Yeah yeah, I know there are lots of other discussions about battery isolators out there, and I've read a ton, but can't figure out how to solve my problem: my battery won't properly charge from my truck's alternator.
I have a 2015 Fleet Shell model (no shore power), so I rely heavily on the battery charging from my truck's alternator. When I bought the camper, I noticed that the isolator would "click" on and off, and I wasn't getting much charge. Turns out the house battery was old and needed to be replaced. No biggie. I replaced the battery, and it appears that the same thing is happening. So, maybe my truck's battery is bad? Not the case, I tested it with a multimeter, and double checked by having it checked at an auto parts store. Maybe the 10AWG wire isn't big enough and the voltage drop is too high? Possibly... but FWC has repeatedly sworn by it. Bad battery isolator? I don't think so. The true culprit (so far as I can ascertain): Low voltage in the house battery.
For context, I'm running a two battery system in the camper with a Goal Zero Yeti 400 (https://www.goalzero...-power-station/) chained to a 12v deep cycle lead acid battery of the same size (https://www.goalzero...cement-battery/). Using this system, I can plug a solar panel into the Yeti 400 when the car is parked, and the chained battery is attached the the camper's ring terminal connectors. I run a domestic CFX3 50 IM fridge, which has pretty descent power draw. Currently, the goal zero battery is indicating that my batteries are 80% charged. Using a multimeter, I measured the chained battery at 12.4 volts (12.3 when the fridge is running).
The stock Sure Power isolator says in the manual that it will detach the system (i.e. not charge) if the camper battery drops below 12.4-12.9 volts. This explains why it clicks on and off. It is trying to charge the camper battery, but the voltage is too low, so it cuts out. I saw a post where someone replaced their Sure Power isolator with a Blue Sea ML-ACR, which many people consider a superior product. However, the Blue Sea product STILL shuts off when the camper battery drops below 12.5V. The only reason this fix worked is because the ML-ACR includes an override switch to bypass the separator.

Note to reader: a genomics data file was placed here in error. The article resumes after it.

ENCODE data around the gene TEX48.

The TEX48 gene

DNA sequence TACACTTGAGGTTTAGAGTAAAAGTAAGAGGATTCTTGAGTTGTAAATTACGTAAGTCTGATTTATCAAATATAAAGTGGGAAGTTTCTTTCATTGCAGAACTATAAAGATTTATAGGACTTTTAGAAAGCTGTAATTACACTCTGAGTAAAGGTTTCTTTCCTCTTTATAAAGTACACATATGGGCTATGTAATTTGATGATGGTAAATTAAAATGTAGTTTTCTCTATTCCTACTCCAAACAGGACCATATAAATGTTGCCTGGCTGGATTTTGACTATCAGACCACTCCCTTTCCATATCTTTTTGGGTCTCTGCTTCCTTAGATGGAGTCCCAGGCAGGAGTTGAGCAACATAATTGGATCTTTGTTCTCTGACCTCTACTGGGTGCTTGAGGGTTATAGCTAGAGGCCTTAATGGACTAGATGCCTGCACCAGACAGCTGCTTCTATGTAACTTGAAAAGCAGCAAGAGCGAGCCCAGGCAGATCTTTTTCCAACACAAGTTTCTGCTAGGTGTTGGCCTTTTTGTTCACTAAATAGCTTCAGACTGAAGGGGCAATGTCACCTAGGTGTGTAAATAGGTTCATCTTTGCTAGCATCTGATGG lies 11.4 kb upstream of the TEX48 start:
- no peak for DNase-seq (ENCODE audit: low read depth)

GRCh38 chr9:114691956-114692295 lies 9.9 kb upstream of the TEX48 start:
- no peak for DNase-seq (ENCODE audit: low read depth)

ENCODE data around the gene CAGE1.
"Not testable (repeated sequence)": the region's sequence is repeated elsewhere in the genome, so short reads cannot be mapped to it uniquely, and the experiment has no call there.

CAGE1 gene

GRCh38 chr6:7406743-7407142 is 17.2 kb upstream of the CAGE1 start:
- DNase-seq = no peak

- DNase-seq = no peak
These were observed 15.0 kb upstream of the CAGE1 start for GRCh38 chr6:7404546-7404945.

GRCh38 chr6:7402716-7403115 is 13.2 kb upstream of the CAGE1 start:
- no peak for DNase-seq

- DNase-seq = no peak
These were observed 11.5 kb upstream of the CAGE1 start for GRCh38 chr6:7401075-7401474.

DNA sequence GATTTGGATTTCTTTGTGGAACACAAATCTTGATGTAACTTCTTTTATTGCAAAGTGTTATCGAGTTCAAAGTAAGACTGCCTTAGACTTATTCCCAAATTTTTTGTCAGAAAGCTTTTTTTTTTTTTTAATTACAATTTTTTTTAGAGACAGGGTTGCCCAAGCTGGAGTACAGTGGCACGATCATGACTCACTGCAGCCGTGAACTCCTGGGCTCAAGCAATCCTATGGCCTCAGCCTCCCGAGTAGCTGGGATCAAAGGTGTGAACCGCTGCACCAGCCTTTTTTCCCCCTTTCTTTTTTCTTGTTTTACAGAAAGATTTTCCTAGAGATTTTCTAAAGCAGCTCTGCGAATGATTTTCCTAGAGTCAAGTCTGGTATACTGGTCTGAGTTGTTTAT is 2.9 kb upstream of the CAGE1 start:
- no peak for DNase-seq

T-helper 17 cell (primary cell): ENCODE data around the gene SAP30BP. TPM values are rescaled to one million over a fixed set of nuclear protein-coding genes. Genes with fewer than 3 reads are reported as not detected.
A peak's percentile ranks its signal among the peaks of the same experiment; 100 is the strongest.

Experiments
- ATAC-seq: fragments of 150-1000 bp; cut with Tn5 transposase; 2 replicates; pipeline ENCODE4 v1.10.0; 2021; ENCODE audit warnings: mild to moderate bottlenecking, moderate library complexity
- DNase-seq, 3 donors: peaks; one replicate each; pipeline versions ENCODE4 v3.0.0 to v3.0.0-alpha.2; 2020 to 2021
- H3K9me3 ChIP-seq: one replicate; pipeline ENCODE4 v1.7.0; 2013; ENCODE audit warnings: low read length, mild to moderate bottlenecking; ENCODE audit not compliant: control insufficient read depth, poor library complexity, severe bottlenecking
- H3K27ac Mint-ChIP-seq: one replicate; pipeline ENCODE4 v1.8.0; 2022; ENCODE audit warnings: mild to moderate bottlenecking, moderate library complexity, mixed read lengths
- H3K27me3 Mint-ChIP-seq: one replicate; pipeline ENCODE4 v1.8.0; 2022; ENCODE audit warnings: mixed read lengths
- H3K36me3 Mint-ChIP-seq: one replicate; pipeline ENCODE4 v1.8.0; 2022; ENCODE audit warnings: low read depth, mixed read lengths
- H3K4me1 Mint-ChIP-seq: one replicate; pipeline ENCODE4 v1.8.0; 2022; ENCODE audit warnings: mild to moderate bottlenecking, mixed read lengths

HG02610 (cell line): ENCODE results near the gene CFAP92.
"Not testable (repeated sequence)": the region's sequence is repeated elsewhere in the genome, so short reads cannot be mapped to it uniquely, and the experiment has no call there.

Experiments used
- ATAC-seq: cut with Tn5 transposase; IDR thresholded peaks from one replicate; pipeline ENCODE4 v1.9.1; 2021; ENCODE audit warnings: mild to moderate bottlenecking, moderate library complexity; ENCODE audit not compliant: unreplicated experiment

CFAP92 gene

So yes, for an additional cost and a bunch of frustrating installation labor, I could switch to the Blue Sea separator and have a fancy switch to force the batteries to charge while driving, but that seems pretty silly. I'm having a hard time understanding why the cutoff voltage is so high on all of these products. Based on voltage diagrams I've seen for typical 12V batteries, both of these isolators are only able to charge the camper batteries from 90 to 100 percent, but will not work if the battery drops below 90%. That seems absurd. Aren't these supposed to be deep cycle batteries after all? Shouldn't there be a product that can charge them up when they are more drained as long as the alternator is firing? Is there something I'm missing here? Thanks for your help!